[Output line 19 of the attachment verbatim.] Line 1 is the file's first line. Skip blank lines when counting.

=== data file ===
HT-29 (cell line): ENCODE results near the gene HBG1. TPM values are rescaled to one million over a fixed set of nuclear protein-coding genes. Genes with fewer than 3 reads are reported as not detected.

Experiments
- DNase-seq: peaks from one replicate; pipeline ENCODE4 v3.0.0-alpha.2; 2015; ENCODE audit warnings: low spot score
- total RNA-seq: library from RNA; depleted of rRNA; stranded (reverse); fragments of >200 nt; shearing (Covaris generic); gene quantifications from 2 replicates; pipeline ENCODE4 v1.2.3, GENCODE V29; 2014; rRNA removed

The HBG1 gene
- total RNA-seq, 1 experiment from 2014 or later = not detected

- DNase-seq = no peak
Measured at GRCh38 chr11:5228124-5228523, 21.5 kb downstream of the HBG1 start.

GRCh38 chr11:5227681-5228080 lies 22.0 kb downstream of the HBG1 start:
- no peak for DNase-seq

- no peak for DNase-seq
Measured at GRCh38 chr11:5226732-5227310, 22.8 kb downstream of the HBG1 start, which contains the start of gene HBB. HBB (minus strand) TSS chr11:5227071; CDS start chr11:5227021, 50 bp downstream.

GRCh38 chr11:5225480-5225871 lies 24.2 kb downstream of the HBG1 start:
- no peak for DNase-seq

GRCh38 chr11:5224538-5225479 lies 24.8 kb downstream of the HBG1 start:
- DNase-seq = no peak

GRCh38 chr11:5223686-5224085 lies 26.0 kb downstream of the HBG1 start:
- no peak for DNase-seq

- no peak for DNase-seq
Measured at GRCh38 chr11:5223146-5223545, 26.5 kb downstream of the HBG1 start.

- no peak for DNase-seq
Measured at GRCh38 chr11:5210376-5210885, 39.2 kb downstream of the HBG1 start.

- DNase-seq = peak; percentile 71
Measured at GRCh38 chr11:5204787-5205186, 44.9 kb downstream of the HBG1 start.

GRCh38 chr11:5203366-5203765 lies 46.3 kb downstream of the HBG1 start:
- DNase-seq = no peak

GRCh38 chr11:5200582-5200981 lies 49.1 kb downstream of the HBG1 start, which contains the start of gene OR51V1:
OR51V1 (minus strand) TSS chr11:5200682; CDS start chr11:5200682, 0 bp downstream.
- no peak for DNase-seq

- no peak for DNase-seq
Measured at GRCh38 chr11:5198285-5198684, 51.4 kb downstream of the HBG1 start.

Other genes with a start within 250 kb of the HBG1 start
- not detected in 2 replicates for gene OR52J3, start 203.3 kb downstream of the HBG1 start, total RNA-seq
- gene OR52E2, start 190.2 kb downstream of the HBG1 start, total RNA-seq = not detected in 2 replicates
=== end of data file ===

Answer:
- no peak for DNase-seq